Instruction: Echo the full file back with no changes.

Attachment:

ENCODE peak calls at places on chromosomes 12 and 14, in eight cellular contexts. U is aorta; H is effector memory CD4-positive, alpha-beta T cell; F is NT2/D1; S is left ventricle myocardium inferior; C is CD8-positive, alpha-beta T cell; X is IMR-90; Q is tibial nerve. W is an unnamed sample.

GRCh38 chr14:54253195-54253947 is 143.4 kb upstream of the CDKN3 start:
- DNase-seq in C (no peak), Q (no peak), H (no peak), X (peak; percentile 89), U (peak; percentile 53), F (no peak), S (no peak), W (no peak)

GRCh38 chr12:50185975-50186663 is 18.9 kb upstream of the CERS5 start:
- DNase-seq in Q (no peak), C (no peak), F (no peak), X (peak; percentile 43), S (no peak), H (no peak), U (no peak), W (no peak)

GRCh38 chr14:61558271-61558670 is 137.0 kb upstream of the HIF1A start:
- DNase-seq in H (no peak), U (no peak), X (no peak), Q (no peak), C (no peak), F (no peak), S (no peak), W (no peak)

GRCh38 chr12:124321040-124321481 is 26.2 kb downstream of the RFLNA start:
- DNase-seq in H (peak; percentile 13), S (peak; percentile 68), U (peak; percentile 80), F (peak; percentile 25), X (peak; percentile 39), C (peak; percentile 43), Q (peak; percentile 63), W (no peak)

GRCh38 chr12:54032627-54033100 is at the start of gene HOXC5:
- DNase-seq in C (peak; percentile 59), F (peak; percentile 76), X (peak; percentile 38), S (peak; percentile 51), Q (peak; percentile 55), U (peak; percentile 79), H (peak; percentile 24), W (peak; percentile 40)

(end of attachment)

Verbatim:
ENCODE peak calls at places on chromosomes 12 and 14, in eight cellular contexts. U is aorta; H is effector memory CD4-positive, alpha-beta T cell; F is NT2/D1; S is left ventricle myocardium inferior; C is CD8-positive, alpha-beta T cell; X is IMR-90; Q is tibial nerve. W is an unnamed sample.

GRCh38 chr14:54253195-54253947 is 143.4 kb upstream of the CDKN3 start:
- DNase-seq in C (no peak), Q (no peak), H (no peak), X (peak; percentile 89), U (peak; percentile 53), F (no peak), S (no peak), W (no peak)

GRCh38 chr12:50185975-50186663 is 18.9 kb upstream of the CERS5 start:
- DNase-seq in Q (no peak), C (no peak), F (no peak), X (peak; percentile 43), S (no peak), H (no peak), U (no peak), W (no peak)

GRCh38 chr14:61558271-61558670 is 137.0 kb upstream of the HIF1A start:
- DNase-seq in H (no peak), U (no peak), X (no peak), Q (no peak), C (no peak), F (no peak), S (no peak), W (no peak)

GRCh38 chr12:124321040-124321481 is 26.2 kb downstream of the RFLNA start:
- DNase-seq in H (peak; percentile 13), S (peak; percentile 68), U (peak; percentile 80), F (peak; percentile 25), X (peak; percentile 39), C (peak; percentile 43), Q (peak; percentile 63), W (no peak)

GRCh38 chr12:54032627-54033100 is at the start of gene HOXC5:
- DNase-seq in C (peak; percentile 59), F (peak; percentile 76), X (peak; percentile 38), S (peak; percentile 51), Q (peak; percentile 55), U (peak; percentile 79), H (peak; percentile 24), W (peak; percentile 40)